OMM: Clinical Application in the GI System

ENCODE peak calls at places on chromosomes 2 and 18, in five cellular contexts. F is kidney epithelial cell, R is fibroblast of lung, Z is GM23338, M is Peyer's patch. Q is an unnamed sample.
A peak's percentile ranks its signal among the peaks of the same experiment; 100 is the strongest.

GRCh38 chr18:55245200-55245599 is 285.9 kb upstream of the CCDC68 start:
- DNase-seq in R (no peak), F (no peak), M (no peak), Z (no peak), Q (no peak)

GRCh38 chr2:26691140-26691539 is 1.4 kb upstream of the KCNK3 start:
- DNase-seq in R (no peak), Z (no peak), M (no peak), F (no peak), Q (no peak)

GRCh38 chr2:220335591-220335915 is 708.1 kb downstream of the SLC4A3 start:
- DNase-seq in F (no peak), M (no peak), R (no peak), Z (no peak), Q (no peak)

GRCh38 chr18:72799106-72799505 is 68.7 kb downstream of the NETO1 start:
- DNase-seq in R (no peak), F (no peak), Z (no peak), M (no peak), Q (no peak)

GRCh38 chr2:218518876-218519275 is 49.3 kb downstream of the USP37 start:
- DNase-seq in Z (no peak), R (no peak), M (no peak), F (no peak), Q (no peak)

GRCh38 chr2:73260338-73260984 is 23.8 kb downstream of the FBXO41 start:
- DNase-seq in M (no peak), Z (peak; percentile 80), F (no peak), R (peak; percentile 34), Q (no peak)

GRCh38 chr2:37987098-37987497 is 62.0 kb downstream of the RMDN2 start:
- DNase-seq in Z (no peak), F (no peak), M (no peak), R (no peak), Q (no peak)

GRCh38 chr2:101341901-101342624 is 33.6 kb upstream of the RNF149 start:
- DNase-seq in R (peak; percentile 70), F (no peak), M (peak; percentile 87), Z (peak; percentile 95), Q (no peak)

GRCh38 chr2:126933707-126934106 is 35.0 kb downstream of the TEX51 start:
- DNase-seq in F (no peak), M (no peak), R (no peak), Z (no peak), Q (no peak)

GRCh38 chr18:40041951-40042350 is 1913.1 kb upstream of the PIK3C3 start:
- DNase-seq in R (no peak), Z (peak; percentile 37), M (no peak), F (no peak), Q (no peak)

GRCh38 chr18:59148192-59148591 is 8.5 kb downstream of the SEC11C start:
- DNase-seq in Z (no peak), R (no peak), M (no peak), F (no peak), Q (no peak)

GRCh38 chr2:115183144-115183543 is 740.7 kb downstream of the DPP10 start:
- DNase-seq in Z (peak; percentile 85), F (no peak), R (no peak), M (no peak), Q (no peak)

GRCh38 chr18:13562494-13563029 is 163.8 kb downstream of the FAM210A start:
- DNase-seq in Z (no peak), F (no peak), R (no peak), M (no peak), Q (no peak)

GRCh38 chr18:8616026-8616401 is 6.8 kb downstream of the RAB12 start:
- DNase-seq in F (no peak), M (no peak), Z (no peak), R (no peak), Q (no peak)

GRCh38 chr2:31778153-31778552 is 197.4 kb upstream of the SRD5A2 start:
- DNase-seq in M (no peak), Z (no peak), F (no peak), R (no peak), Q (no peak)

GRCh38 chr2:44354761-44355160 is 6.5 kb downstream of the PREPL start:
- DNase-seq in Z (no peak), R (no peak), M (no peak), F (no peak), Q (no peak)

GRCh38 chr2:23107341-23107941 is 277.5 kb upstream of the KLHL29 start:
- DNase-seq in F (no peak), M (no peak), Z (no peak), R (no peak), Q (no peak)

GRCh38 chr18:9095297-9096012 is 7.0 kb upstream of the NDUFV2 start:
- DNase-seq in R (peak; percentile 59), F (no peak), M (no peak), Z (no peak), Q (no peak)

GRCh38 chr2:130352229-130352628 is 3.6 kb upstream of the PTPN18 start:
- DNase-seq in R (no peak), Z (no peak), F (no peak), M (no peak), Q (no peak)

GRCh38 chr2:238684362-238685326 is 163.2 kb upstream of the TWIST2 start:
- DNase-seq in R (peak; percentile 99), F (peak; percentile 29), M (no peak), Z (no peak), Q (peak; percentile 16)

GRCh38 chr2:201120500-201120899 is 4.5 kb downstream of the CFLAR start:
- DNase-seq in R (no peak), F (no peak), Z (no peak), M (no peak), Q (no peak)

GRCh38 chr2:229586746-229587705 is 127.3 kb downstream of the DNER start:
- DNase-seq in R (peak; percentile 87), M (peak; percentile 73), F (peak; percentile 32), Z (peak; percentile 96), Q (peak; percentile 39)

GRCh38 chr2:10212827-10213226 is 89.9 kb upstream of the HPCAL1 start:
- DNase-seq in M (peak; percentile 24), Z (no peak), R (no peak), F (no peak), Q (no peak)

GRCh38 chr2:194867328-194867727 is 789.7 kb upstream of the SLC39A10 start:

by Sheldon C. Yao, DO